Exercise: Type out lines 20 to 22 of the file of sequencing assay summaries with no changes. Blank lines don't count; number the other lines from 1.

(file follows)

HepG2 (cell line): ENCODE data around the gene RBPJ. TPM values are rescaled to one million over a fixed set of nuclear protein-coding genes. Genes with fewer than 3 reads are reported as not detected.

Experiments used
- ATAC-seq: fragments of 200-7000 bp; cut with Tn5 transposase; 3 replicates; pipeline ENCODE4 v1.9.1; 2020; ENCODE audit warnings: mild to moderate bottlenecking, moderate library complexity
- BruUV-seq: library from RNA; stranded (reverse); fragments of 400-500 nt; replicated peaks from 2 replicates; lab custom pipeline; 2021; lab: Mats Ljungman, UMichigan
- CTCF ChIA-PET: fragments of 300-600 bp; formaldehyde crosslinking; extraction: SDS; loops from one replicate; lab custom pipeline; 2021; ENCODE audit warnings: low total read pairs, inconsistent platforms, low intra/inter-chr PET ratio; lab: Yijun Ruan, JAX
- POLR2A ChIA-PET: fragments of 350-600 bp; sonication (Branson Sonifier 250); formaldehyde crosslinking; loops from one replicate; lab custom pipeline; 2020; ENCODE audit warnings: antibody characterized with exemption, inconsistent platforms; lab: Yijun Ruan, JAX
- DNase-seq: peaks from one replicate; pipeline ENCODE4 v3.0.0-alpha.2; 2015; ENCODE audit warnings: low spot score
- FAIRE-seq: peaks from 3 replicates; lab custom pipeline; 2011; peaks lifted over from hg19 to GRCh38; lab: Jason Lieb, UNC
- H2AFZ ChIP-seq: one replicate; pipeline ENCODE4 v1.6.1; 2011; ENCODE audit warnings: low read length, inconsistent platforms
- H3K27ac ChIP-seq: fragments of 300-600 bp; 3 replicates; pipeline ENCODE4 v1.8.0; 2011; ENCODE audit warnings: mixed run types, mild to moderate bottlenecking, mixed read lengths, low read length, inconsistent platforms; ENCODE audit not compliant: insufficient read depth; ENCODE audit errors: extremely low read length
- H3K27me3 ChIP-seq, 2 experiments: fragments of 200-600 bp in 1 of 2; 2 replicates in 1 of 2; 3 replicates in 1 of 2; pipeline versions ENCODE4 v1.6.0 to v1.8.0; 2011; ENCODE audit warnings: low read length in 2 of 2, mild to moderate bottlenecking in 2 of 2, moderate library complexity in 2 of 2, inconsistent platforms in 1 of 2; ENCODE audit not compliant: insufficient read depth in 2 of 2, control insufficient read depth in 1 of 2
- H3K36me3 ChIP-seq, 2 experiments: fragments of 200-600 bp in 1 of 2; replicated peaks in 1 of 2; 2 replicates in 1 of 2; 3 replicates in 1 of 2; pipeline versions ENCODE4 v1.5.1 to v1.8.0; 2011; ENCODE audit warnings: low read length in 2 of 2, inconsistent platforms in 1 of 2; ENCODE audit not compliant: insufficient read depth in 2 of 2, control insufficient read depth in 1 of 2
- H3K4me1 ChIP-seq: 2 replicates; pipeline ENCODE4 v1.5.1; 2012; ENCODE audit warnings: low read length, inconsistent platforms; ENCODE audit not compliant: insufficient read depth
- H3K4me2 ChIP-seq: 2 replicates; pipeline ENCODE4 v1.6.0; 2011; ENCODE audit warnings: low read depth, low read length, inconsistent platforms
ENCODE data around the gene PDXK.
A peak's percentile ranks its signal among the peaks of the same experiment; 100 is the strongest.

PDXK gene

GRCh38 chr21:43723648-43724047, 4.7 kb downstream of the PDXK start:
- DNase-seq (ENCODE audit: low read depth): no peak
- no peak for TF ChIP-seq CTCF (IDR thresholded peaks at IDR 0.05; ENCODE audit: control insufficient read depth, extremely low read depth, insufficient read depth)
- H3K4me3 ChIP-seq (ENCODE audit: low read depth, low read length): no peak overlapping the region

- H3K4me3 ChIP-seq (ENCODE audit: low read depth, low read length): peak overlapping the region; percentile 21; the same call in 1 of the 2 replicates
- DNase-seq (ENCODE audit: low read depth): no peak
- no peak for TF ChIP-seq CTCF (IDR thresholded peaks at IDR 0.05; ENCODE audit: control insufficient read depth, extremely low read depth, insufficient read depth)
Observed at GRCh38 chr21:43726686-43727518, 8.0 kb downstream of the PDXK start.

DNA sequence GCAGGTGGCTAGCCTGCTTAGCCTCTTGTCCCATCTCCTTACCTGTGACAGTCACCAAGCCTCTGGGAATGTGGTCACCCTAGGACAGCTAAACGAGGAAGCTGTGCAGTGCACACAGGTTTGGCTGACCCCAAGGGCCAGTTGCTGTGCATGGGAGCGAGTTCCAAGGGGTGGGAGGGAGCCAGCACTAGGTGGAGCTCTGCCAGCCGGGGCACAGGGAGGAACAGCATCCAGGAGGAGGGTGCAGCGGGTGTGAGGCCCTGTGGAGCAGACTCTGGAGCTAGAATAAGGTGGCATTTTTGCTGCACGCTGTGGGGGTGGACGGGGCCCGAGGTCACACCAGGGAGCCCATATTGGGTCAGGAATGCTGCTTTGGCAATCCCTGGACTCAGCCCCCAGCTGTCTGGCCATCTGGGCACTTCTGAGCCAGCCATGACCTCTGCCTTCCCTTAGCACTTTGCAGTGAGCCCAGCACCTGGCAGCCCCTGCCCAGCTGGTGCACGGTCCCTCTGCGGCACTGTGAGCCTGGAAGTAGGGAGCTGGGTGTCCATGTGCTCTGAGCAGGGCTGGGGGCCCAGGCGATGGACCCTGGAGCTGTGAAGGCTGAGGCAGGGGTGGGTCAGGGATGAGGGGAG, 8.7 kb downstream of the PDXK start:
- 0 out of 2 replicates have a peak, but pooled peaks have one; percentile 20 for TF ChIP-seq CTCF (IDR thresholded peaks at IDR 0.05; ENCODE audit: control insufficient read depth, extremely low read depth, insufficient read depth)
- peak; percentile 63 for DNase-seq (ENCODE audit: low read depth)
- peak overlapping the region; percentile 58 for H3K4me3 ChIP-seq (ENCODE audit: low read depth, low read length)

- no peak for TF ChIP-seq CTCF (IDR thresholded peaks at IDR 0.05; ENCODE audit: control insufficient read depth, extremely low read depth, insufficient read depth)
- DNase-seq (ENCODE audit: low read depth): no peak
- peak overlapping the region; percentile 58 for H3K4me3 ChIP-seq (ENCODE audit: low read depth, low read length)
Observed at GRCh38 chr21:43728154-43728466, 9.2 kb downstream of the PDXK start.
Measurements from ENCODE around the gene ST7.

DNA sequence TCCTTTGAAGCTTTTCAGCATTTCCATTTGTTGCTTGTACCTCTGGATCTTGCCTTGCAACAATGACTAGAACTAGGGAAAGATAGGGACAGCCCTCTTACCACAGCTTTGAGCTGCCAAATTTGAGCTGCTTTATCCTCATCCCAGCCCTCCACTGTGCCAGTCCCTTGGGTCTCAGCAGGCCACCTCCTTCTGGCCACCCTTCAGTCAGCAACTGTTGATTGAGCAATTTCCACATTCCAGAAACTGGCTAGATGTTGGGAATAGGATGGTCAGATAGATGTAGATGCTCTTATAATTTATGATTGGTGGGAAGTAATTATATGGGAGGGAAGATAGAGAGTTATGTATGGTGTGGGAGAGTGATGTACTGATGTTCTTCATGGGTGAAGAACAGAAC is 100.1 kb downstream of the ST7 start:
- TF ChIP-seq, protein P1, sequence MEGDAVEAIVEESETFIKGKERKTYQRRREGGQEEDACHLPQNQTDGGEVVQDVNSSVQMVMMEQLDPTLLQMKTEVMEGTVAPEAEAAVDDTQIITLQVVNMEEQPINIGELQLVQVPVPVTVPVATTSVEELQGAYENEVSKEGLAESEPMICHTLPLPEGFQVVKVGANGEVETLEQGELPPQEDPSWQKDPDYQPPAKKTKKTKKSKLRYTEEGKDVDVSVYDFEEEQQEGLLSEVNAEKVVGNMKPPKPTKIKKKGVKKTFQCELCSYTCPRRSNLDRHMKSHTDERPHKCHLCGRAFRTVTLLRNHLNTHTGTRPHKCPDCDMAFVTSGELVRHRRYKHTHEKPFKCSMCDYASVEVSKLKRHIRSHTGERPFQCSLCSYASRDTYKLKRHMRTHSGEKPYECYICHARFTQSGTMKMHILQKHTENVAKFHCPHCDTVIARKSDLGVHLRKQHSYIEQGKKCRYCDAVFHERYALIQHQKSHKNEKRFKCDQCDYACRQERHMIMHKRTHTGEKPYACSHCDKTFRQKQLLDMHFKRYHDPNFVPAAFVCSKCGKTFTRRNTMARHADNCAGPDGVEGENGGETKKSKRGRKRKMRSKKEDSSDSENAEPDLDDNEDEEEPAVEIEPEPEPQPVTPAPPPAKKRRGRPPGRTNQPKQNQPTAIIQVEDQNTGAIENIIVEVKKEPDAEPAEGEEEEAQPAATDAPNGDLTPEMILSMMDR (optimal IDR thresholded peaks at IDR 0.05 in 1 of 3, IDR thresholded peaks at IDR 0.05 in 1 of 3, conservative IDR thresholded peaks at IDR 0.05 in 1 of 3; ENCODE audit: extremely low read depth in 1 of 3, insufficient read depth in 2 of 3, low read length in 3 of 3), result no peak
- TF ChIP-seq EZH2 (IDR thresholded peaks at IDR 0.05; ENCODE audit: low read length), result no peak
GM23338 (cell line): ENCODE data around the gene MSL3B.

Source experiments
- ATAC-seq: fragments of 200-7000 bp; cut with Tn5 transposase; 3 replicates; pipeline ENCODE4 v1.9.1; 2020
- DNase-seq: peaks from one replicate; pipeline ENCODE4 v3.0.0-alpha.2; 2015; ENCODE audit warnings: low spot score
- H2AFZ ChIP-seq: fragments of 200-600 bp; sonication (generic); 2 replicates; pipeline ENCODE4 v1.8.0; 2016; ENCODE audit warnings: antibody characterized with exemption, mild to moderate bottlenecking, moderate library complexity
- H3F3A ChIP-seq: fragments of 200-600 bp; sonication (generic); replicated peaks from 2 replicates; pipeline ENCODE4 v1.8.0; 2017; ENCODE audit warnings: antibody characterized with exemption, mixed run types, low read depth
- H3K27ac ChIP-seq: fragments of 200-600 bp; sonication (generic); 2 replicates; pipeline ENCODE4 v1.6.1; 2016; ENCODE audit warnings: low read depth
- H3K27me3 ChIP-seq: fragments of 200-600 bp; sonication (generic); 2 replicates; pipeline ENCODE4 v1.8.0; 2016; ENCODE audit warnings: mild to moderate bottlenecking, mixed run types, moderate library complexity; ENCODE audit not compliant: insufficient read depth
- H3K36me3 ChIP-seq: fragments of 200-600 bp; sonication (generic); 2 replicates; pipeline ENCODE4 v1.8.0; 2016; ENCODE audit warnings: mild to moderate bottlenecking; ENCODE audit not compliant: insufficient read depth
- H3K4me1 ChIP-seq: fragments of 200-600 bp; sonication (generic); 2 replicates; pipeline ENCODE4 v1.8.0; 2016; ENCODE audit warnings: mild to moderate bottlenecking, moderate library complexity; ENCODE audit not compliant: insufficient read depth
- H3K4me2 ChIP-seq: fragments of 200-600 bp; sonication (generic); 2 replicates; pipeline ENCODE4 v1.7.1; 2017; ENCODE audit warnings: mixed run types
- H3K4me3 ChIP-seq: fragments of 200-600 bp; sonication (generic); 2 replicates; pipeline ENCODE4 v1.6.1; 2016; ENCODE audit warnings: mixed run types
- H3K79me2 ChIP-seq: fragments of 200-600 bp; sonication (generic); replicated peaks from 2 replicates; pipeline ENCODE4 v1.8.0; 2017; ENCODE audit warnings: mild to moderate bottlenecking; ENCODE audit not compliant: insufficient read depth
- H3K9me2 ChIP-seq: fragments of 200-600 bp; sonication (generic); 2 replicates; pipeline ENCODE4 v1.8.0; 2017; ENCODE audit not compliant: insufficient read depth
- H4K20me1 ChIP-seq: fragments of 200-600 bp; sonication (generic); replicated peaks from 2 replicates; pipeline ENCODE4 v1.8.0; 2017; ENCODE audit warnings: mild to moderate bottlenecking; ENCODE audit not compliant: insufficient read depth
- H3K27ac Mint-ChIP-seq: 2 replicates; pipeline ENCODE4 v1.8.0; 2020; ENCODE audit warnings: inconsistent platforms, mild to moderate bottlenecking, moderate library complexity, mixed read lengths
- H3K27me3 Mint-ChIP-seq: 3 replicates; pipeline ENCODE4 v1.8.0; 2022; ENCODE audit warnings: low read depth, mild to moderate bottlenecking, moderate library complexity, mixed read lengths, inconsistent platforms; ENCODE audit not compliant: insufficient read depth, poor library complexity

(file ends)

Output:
- no peak for TF ChIP-seq CTCF (IDR thresholded peaks at IDR 0.05; ENCODE audit: control insufficient read depth, extremely low read depth, insufficient read depth)
- H3K4me3 ChIP-seq (ENCODE audit: low read depth, low read length): no peak overlapping the region

- H3K4me3 ChIP-seq (ENCODE audit: low read depth, low read length): peak overlapping the region; percentile 21; the same call in 1 of the 2 replicates